The heat has been put on. Environmentalists think NASCAR needs to lookinto using unleaded
When someone told you "get the lead out," it usually meant your race carwas slow and you somehow had to find a way to make it faster. In the nottoo distant future, the term could lead to significant changes in racingfuels and engine modifications.
Environmentalists have recently stepped up their assault on auto racingand its use of lead-based fuels. With NASCAR as its primary target, agroup called "Clean Air Watch" sent a letter to the stock car racinggiant urging the abandonment of leaded fuels earlier this year.
"By permitting the continued use of lead, your organization may beputting millions of spectators and nearby residents at unnecessary riskof suffering serious health effects," stated the letter addressed toNASCAR chairman Brian France. "Because of the clear public healththreat, lead is being eliminated from gasoline throughout most of theworld. If Kazakhstan can eliminate lead from gasoline, why can'tNASCAR?"
The leaded fuel issue is one that probably won't go away--especially whenyou have watchdog groups tweaking the media--until NASCAR and othermotorsports sanctioning organizations begin using unleaded oralternative fuels. In 2006, for instance, IRL will begin using anethanol-based fuel in its race cars.
Some engines will be able to withstand a change in racing fuel in shortorder. The key so f
While there can be no question that lower lead levels in automotivefuels have had a positive effect on the environment, there is nooverwhelming evidence that the use of leaded fuels in NASCAR and otherforms of motorsports have caused significant health issues to theparticipants, fans, and communities surrounding raceways.
Still, it is inevitable because of emerging technologies and publicpressure from groups like the Clean Air Watch, that unleaded fuel willeventually find its way into engines in all forms of racing. In fact,research on unleaded racing fuels has been an ongoing process forseveral years at both the sanctioning body and grassroots levels.Several fuel companies already offer an unleaded racing fuel.
"We did some tests with a two-barrel Late Model engine using unleadedfuel a couple of years ago," said noted NASCAR engine builder TimmyPetty. "It was in the 12:1 compression range and it seemed like theunleaded fuel didn't hurt the power at all. I'm pretty sure that itwould work in a lower compression Late Model engine. The biggest problemyou are going to run into--whether it's a Late Model or a NASCARengine--is a spark knock condition. The engine is going to fire before itis supposed to. But again, in a 12:1 engine, I think it's going to bepretty borderline as to whether you are going to get into a spark knocksituation. If you get into a premature detonation situation, that's nota good thing. You're going to get hot spots and you're going to starttearing things up."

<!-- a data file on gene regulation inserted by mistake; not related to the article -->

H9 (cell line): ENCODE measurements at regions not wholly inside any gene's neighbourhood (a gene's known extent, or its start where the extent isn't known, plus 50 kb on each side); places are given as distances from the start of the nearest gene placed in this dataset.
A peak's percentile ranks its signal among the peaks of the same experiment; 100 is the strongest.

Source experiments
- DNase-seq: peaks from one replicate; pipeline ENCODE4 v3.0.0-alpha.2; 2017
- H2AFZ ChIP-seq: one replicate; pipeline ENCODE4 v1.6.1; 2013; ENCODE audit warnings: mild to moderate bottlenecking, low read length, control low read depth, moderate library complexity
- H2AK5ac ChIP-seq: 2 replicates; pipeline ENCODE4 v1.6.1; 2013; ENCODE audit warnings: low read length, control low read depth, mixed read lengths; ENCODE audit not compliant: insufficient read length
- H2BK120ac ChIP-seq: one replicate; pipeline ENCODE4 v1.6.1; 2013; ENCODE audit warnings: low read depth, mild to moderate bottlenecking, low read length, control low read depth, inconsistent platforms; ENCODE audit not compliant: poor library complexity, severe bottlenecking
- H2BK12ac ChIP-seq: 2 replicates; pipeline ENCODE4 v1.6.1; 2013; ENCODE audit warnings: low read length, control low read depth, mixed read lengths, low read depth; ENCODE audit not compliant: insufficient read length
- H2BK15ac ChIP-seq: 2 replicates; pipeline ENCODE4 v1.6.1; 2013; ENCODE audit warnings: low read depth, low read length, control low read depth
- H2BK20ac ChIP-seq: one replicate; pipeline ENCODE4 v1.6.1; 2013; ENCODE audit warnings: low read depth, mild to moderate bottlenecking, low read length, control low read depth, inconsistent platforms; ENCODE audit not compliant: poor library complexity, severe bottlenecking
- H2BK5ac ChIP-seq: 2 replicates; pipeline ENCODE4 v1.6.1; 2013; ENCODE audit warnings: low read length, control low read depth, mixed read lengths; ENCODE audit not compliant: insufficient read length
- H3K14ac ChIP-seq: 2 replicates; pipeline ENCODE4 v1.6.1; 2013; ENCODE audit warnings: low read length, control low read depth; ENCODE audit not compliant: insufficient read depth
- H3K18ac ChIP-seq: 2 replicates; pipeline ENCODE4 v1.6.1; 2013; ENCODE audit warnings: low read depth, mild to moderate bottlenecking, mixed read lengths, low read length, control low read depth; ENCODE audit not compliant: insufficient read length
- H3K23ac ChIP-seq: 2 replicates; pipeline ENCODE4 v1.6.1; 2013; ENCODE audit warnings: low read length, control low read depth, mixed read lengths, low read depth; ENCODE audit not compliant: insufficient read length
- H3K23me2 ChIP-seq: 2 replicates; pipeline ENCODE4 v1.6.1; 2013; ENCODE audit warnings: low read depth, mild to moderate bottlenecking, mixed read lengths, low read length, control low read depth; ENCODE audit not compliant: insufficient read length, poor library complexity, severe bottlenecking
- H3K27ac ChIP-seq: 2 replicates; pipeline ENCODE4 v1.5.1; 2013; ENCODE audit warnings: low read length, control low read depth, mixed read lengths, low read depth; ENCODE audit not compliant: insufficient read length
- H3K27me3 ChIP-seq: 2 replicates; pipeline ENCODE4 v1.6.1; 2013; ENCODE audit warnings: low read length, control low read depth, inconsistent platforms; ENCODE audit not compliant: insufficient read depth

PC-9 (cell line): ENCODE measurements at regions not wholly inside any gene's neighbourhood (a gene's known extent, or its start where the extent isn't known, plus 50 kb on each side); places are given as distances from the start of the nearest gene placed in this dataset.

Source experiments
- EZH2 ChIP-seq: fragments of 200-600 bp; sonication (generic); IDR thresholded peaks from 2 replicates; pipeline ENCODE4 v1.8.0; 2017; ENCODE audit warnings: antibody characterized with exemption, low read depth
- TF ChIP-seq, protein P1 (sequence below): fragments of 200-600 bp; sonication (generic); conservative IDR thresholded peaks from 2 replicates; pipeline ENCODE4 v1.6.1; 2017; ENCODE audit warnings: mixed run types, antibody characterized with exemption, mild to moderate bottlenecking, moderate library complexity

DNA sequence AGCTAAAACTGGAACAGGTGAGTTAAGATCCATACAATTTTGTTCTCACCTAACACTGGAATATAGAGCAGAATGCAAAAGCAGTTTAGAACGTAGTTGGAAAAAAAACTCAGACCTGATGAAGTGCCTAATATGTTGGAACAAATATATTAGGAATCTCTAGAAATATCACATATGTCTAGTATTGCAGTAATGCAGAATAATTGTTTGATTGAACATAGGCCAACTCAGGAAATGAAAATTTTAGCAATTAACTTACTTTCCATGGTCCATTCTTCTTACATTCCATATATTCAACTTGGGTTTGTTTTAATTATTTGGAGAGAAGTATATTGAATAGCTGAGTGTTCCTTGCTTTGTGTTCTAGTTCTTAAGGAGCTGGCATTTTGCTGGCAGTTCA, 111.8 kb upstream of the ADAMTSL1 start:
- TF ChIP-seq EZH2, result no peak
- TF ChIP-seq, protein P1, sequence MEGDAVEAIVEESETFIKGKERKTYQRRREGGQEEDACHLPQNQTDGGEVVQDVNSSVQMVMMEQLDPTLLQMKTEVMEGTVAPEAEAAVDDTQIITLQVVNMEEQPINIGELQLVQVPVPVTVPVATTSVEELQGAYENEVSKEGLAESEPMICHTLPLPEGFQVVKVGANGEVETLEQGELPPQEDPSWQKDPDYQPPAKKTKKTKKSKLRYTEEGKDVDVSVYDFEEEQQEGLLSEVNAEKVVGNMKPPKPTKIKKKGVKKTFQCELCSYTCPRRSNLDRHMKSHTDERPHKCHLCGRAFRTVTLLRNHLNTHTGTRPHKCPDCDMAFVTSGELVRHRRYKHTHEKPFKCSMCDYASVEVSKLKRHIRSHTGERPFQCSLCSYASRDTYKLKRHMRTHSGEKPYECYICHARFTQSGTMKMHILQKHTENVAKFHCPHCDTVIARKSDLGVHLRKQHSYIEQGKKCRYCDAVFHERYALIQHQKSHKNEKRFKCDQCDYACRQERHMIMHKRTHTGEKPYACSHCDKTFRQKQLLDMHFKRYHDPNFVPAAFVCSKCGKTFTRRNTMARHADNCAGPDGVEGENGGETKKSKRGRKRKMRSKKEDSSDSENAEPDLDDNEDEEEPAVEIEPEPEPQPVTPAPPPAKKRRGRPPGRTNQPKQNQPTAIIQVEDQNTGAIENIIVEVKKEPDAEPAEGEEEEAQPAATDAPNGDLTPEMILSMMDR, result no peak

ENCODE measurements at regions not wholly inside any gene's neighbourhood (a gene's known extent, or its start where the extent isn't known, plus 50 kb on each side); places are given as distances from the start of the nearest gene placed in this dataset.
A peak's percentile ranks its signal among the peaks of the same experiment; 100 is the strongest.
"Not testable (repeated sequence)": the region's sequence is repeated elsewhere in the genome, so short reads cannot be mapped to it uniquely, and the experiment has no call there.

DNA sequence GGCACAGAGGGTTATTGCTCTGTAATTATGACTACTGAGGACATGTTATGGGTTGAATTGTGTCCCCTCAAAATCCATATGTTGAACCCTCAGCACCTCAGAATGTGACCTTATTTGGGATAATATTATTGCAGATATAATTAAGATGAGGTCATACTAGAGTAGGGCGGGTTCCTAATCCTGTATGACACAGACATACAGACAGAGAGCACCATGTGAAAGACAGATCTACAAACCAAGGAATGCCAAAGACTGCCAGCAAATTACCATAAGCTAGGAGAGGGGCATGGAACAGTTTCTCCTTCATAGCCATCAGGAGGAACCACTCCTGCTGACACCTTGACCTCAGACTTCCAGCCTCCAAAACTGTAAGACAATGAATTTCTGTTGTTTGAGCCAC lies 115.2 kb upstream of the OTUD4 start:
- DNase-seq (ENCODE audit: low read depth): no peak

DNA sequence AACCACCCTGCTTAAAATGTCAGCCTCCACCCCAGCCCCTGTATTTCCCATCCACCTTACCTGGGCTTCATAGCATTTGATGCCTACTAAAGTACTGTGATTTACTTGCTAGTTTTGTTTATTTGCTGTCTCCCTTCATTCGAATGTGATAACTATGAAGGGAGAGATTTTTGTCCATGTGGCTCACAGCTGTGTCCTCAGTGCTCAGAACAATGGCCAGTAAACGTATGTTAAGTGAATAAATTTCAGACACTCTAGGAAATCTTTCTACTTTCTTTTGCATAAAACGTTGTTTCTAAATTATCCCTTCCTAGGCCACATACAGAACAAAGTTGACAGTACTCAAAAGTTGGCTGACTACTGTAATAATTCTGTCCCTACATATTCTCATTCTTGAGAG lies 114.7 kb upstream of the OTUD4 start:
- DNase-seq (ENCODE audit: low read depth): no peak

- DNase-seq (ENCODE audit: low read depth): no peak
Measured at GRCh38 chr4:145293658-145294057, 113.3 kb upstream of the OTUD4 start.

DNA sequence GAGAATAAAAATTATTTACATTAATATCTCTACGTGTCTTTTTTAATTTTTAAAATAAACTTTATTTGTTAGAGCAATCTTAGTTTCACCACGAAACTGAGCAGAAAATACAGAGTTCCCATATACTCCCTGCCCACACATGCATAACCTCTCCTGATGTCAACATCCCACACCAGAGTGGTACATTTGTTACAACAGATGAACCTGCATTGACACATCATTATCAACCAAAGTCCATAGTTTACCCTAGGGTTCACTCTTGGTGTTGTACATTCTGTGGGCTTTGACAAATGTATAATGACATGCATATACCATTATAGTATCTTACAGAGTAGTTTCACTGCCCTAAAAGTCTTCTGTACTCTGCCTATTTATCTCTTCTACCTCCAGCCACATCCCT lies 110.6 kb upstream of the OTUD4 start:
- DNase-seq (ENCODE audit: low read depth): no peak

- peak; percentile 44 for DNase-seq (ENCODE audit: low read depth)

To understand today's debate over the use of leaded racing fuel, youhave to go back nearly 100 years to the beginnings of modern motoring.Early automotive internal combustion engines were underpowered andsluggish. In most cases, they also suffered from a severe knock duringthe combustion cycle.
Timmy Petty concedes that there has been testing on unleaded fuels.There's still plenty of
Researchers at the time thought increasing the octane rating of the fuelwould cure many of these problems, and they concentrated their effortson rearranging the molecules found in petroleum to provide higher-octanegasoline.
General Motors was particularly active in this research after World WarI, conducting several experiments with octane. Originally, iodine wasthought to be a viable antiknock agent, but it proved to be animpractical additive in part because of the foul smell it produced.Eventually, researchers zeroed in on lead (Pb), or moreprecisely--tetraethyl lead (TEL)--as an additive to gasoline.
Early tests of TEL showed it significantly diminished knock in testengines. The discovery was hailed as a breakthrough. In 1923, GM, in ajoint venture with Standard Oil of New Jersey and Dupont, establishedthe Ethyl Gasoline Corporation. "Ethyl" as it was called, was addeddirectly to gasoline in liquid form at the refinery. By the late '30s,nearly 90 percent of all gas contained TEL.
In the '50s, scientific research began to uncover the debilitatingeffects of lead in products such as gasoline and paint. The UnitedStates Congress then got into the act, funding a two-year Public HealthService study on air pollution from cars in 1960.
Sensing the negative reaction and perhaps the health hazard suspected tobe generated by its product, General Motors divested itself of the EthylCorporation in 1962. Five years later, Congress passed the Air QualityAct/Clean Air Act, which authorized grants to individual state airpollution control agencies. The EPA issued its first reduction standardsin 1973, calling for a decrease of lead to one-tenth of a gram pergallon by 1986. The average lead content in gasoline in 1973 was 2-3grams per gallon, or about 200,000 tons of lead a year. By 1995, leadedfuel accounted for only 0.6 percent of total gasoline sales and lessthan 2,000 tons of lead per year.
At many racetracks, there's the pumping station. Sunoco already makesunleaded racing fuels
In 1996, the EPA's Clean Air Act banned the sale of leaded fuel for usein on-road vehicles but stated leaded fuel could continue to be sold foroff-road uses such as race cars, aircraft, farm, and marineapplications.
This was especially good news for NASCAR, which needed a high-octanefuel to run its high-compression engines in the 8,000-10,000 rpm range.The Sunoco 110 Leaded Racing Gasoline used in NASCAR Nextel Cup, Busch,and Truck Series is touted on the company's Web site to "make stock carsrun better."
"NASCAR had to go to the 12:1 compression rules about two or three yearsago because some engine builders were pushing the compression to as muchas 18:1 in the plate motors," stated Petty. "Obviously, unleaded fuelwouldn't have worked in those engines. But if we went back to the 9:1compression engines that we used to run in the NASCAR Busch and TruckSeries, I think you could make the switch to unleaded fuel without toomany problems. You could certainly do it with a mix of unleaded and alittle leaded fuel to begin with."